The National Indigenous Science Education Program (NISEP), based at the Faculty of Science and Engineering at Sydney’s Macquarie University, won the award against a strong field of contenders from around Australia.
Under the guidance of Associate Professor Joanne Jamie, Dr Ian Jamie and Associate Professor Subramanyam Vemulpad, NISEP comprises a collective of Aboriginal Elders, academics and high school staff.
By fostering interest in STEM studies, NISEP aims to encourage Indigenous school students to consider moving through into tertiary education, and to use their knowledge to spark science-based discussions within Indigenous communities.
It currently operates in 16 high schools in low socio-economic rural, regional and metropolitan areas, and has a presence in three universities. In the past year it has placed 200 students into leadership positions. Across its history it has trained more than 1,000 students as leaders.
Recent surveys revealed that six in 10 secondary student leaders reported an increased desire to go on to Year 12 or higher education, seven in 10 had an increased interest in science, and nine in 10 found being a leader a good or inspiring experience.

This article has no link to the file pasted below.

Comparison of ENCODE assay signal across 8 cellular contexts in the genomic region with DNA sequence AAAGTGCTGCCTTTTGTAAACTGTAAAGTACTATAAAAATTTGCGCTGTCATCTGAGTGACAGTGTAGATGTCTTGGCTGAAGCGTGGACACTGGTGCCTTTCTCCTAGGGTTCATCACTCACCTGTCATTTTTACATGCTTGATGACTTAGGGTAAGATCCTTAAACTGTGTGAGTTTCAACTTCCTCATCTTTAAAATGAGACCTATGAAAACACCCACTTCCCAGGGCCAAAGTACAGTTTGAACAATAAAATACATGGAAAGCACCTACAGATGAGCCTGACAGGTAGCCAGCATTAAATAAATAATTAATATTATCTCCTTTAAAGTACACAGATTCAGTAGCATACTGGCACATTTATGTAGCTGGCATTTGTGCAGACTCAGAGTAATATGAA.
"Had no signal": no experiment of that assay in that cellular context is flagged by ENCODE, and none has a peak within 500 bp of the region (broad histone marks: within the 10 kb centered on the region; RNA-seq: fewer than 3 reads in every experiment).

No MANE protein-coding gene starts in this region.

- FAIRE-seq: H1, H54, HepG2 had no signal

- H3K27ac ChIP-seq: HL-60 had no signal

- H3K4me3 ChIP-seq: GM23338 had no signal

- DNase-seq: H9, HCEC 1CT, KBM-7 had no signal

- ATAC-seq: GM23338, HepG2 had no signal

NISEP began after Elders from the Yaegl and Bundjalung communities approached Macquarie University to discuss building interest in STEM among young people.
“The Eureka Prize is a fantastic testament to the power of those initial discussions and the determination of the communities,” says Professor Jamie.
“STEM is all about building an evidence base, and the fact that more than 1000 young people have achieved leadership through NISEP so far is strong evidence that this approach works.”
The success of NISEP, she added, rested on its collaborative nature, and the fact that it grew out of the aspirations of local Indigenous communities.
As well as ongoing school science shows, NISEP has staged successful events at National Science Week, Macquarie University, Charles Sturt University and the Australian Museum.Subscribe for Media Release updates